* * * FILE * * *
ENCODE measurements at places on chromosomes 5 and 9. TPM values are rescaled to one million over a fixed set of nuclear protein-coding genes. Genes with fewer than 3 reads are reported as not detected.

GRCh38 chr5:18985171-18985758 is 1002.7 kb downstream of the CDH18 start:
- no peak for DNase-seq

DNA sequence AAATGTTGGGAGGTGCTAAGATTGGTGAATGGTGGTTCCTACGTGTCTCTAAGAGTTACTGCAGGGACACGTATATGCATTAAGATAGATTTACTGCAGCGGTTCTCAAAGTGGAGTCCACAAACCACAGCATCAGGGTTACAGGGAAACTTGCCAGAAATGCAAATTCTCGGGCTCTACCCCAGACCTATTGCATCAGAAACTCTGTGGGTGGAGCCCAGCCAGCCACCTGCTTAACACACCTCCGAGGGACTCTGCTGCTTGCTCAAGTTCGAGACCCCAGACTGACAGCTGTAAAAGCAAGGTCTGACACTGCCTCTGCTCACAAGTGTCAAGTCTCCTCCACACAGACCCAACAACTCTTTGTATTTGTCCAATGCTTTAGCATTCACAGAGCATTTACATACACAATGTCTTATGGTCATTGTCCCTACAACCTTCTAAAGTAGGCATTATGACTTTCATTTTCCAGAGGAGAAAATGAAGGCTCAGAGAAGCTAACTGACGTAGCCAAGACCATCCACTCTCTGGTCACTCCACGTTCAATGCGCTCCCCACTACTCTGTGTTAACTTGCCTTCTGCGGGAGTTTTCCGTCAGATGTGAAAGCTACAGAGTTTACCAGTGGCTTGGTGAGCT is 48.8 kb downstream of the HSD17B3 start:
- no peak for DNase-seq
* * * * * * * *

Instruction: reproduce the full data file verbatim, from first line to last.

ENCODE measurements at places on chromosomes 5 and 9. TPM values are rescaled to one million over a fixed set of nuclear protein-coding genes. Genes with fewer than 3 reads are reported as not detected.

GRCh38 chr5:18985171-18985758 is 1002.7 kb downstream of the CDH18 start:
- no peak for DNase-seq

DNA sequence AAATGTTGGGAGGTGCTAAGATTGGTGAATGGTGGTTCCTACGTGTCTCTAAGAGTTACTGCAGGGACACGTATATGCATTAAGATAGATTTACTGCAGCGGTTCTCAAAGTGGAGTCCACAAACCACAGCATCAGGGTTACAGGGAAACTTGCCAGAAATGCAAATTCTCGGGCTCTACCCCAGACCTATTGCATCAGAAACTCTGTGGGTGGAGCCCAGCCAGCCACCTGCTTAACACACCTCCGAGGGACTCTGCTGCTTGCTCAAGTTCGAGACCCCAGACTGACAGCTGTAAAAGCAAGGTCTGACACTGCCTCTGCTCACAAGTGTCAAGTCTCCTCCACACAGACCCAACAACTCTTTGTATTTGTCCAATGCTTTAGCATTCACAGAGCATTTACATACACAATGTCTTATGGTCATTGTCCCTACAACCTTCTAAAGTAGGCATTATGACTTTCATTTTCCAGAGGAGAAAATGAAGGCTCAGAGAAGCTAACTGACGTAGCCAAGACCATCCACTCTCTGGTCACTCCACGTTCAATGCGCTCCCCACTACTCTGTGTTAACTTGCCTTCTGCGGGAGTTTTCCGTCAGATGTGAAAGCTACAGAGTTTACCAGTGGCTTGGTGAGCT is 48.8 kb downstream of the HSD17B3 start:
- no peak for DNase-seq